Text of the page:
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    Is Gluten-Free Food Right for Your Dog?


    Jefferson Adams
    Image Caption: Is gluten-free or grain-free food right for your dog? Photo: CC--Andre Hagenbruch

    Celiac.com 08/04/2016 - With all the hype about gluten-free diets going around, it's only natural that dog owners might wonder about potential benefits of a gluten-fee diet for their pet. Before rushing out and spending money on a bunch of new gluten-free grub for Fido, it's wise to first ask a few questions.


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    First, figure out whether the dog is sensitive to gluten from wheat, barley, oats or rye, or if the dog is sensitive to grains including soy and corn. It's also possible that the dog has no sensitivities to the current food.

    Most dogs do not suffer from celiac disease, so a gluten-free diet is not necessary, nor will it be likely to improve the dog's health in any way. There are, however, some important exceptions. For example, Irish setters and dogs with Irish setter genetics can suffer from hereditary gluten intolerance. Gluten-sensitivity affects only a minority of Irish setters, but it does exist, and it's important to address in pets with symptoms.

    Gluten sensitivity is also a factor in epileptoid cramping in Border Terriers, so be on the lookout if your Border Terrier suffers from epilepsy-like cramping or seizures.

    While any dog may develop food sensitivities, some breeds are more predisposed than others. Boston terriers are often allergic to products containing corn or gluten, resulting in skin issues, or atopic dermatitis. Switching to a corn-free, wheat-free food can lead to significant improvements.

    The main point to remember is that even gluten-free dog food, with no wheat, barley, oats or rye, can still contain soy or corn, while many dog foods labeled as 'grain-free' happen to also be gluten-free.

    Dog foods that omit grains often contain other high-carbohydrate ingredients, such as sweet potato or tapioca. Whether grain intolerance, or gluten-intolerance is the problem, it is important to read the dog food label, and to slowly and carefully test out any new foods before switching over completely.

    Also, even though some dogs are allergic to grains, other ingredients, especially beef and dairy, are far more likely to trigger allergic skin reactions.

    Here are some top dog-food brands that offer gluten-free options that contain ingredients less likely to cause allergies. Remember, dogs have individual tastes and preferences. Some dogs will prefer and do better with some foods than others, no matter how highly rated the food. Obviously let your dog help guide you on this.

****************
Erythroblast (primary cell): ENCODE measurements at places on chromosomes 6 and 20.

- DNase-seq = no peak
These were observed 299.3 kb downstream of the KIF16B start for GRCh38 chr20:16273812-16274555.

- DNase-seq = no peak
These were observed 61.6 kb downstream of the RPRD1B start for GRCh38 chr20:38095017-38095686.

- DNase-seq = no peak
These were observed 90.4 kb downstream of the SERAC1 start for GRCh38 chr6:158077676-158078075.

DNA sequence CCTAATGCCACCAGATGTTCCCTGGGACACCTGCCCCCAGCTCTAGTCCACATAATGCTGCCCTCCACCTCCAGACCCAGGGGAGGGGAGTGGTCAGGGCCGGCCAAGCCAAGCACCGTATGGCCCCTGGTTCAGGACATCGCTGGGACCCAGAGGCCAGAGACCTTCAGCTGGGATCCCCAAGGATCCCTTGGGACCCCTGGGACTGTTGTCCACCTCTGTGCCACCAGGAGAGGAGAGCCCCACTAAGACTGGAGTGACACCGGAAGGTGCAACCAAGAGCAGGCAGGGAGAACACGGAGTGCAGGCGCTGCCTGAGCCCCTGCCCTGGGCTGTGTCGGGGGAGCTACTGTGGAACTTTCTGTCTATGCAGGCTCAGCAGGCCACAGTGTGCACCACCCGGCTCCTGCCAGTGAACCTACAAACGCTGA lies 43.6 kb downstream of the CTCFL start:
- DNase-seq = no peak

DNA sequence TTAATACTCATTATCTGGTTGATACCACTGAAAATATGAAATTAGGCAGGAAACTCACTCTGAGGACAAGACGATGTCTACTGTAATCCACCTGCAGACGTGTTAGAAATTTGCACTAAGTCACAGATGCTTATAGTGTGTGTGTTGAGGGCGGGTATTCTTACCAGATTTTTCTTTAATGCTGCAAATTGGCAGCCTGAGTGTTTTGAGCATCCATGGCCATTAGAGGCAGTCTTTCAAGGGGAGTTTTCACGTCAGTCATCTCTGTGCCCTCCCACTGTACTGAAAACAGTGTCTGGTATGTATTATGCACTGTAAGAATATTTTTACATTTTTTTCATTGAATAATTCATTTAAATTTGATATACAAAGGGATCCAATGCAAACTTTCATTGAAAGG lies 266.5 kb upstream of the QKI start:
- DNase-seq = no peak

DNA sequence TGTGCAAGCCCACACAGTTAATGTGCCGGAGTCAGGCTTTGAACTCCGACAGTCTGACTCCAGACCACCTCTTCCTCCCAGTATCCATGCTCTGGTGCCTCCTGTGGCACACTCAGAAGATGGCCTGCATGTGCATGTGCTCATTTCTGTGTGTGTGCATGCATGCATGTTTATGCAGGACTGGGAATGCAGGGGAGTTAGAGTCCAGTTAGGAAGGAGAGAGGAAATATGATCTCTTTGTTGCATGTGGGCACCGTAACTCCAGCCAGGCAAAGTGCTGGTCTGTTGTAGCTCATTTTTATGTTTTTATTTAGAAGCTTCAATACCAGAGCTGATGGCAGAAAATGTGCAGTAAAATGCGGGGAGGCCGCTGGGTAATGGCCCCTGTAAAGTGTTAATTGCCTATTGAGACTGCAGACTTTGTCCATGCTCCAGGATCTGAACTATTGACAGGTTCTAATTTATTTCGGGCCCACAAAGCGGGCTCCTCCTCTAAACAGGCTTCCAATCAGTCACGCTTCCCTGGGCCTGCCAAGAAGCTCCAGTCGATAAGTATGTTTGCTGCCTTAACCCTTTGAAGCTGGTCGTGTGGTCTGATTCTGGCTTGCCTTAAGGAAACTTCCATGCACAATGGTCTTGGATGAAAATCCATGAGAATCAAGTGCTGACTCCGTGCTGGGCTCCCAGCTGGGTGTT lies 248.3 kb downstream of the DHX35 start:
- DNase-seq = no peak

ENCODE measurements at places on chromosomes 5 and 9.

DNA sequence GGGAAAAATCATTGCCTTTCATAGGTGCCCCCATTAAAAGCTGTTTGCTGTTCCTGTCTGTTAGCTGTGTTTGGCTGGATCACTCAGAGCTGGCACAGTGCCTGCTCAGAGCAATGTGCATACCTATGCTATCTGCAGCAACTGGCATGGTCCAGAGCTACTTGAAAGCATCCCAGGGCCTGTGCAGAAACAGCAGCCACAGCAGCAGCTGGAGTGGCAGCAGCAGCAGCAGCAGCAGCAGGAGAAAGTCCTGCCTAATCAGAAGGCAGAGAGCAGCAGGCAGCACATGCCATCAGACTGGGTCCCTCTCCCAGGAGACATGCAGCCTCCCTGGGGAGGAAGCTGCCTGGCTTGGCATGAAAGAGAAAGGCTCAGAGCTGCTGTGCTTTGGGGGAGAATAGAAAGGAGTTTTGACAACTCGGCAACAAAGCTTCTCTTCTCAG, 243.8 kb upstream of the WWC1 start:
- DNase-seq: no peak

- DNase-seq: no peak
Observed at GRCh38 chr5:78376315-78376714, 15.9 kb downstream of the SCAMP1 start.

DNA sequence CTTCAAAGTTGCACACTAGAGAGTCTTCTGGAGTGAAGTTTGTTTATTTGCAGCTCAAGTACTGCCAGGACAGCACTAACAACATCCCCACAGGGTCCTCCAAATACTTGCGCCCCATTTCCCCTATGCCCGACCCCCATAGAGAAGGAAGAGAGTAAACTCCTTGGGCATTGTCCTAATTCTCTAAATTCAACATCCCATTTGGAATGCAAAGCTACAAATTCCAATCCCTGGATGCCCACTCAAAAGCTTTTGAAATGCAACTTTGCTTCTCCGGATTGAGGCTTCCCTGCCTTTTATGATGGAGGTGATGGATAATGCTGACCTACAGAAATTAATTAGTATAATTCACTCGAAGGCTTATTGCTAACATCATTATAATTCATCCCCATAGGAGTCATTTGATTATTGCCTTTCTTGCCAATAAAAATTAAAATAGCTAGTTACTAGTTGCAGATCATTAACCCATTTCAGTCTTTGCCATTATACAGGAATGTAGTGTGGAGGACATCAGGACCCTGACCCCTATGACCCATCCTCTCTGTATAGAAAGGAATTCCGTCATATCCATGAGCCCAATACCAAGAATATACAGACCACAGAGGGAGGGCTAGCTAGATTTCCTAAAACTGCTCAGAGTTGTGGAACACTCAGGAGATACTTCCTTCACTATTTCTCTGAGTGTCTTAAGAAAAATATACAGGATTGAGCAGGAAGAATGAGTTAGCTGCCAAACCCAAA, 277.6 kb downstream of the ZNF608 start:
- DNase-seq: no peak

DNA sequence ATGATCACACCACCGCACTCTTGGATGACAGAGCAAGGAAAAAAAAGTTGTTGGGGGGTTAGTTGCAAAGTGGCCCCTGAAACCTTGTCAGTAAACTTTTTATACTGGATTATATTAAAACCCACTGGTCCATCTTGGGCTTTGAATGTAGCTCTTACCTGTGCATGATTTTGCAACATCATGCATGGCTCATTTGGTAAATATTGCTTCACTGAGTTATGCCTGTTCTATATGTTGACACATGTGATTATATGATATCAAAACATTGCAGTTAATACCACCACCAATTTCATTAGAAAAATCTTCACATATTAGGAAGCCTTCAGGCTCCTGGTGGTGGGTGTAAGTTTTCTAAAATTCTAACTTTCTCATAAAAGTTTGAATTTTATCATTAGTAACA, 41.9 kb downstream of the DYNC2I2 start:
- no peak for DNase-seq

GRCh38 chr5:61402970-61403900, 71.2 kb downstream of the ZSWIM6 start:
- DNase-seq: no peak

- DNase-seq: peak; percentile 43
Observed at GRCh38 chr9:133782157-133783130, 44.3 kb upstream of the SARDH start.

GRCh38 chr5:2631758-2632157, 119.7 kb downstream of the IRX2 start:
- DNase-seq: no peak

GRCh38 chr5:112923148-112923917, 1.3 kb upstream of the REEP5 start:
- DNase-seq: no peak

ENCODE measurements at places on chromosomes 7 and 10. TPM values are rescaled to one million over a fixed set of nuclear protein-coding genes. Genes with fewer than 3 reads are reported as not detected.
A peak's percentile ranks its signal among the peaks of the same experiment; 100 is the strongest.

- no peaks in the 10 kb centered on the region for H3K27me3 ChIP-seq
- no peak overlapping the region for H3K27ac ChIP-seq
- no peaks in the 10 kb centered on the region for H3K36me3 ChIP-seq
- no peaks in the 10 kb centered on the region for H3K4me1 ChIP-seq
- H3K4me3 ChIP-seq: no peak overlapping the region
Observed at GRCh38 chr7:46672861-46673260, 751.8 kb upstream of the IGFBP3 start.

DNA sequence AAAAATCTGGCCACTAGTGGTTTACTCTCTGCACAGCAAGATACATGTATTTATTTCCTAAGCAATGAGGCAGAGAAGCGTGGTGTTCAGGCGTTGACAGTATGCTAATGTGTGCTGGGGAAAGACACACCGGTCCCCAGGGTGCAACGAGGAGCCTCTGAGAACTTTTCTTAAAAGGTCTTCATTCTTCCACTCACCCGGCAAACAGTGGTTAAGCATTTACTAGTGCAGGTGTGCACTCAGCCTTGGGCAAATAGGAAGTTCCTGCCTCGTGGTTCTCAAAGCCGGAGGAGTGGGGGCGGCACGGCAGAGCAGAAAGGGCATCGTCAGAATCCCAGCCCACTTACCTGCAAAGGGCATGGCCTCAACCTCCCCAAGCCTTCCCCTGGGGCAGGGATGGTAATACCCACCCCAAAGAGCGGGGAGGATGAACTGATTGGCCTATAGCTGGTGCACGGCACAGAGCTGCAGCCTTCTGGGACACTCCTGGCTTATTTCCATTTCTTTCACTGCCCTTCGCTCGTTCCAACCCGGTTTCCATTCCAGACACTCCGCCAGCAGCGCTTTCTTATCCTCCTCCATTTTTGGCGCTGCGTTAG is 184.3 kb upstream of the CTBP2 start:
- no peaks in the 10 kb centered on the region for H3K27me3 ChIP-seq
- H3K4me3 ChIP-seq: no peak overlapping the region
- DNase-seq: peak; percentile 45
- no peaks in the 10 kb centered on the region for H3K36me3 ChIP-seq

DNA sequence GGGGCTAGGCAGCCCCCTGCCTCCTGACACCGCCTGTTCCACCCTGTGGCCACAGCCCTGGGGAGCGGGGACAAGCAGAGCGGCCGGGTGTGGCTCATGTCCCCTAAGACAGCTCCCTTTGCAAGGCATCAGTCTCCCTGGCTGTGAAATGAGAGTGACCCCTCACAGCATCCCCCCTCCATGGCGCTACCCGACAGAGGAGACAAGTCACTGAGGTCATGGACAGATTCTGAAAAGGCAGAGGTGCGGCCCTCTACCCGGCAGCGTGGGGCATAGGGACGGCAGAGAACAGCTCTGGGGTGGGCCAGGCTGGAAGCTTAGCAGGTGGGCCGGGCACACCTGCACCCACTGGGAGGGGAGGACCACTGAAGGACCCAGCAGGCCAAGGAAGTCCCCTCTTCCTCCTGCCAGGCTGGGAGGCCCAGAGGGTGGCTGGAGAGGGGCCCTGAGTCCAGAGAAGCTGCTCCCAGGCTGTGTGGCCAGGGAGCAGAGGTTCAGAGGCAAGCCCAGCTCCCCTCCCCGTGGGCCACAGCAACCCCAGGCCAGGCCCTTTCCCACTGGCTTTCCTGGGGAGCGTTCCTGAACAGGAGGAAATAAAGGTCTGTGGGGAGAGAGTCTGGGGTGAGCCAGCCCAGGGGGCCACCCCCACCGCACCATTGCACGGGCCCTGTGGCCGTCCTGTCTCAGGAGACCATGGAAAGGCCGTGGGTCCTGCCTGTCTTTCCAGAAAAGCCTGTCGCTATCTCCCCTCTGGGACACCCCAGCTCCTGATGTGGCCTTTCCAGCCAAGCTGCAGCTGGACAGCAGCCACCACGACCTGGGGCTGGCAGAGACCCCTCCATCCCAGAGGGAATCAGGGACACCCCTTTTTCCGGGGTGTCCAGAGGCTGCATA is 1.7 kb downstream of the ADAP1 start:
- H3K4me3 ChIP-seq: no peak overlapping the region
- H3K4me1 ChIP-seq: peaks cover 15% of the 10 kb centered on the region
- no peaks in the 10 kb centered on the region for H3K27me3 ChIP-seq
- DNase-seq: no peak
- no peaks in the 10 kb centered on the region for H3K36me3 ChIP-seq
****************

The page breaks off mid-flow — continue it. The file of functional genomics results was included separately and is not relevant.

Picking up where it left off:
A dog's needs also vary according to life stage. When you change dog foods, do so over a period of several days. So, it's best to try small samples at a time, and make the full switch to a new food slowly. Even the best new food may upset a dog's digestive system if it's not given time to adjust.

    Choosing the wrong food for your dog, or forcing a change too quickly can leave both you and the dog unsatisfied. That may be why even the highest quality dog foods can have unsatisfied customers posting poor reviews of a particular item.

    To help you with your search, here's a list of Top Ten Grain Free Dog Food Brands from Heavy.com.

    Here's a list of Top Five Grain Free Dog Food Brands from thealternativedaily.com.

    Here's the list of best Brands of Canned Grain-free Dog Foods, including tubs or cups, according to dogfoodadvisor.com.

    Lastly, here's a list of best Brands of Dry Grain Free Dog Foods, including dehydrated or freeze-dried, according to dogfoodadvisor.com. 


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    Guest Tania Malven

    Posted

    Our dog was diagnosed with inflammatory bowel disease. The most common problem foods are: wheat, corn, soy, diary, eggs, beef and chicken. Fortunately there is a fair variety of dog foods which do not contain any of these but they are generally premium foods. You must always read the labels in case of ingredient changes!!

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  • About Me

    Jefferson Adams is a freelance writer living in San Francisco. He has covered Health News for Examiner.com, and provided health and medical content for Sharecare.com. His work has appeared in Antioch Review, Blue Mesa Review, CALIBAN, Hayden's Ferry Review, Huffington Post, the Mississippi Review, and Slate, among others.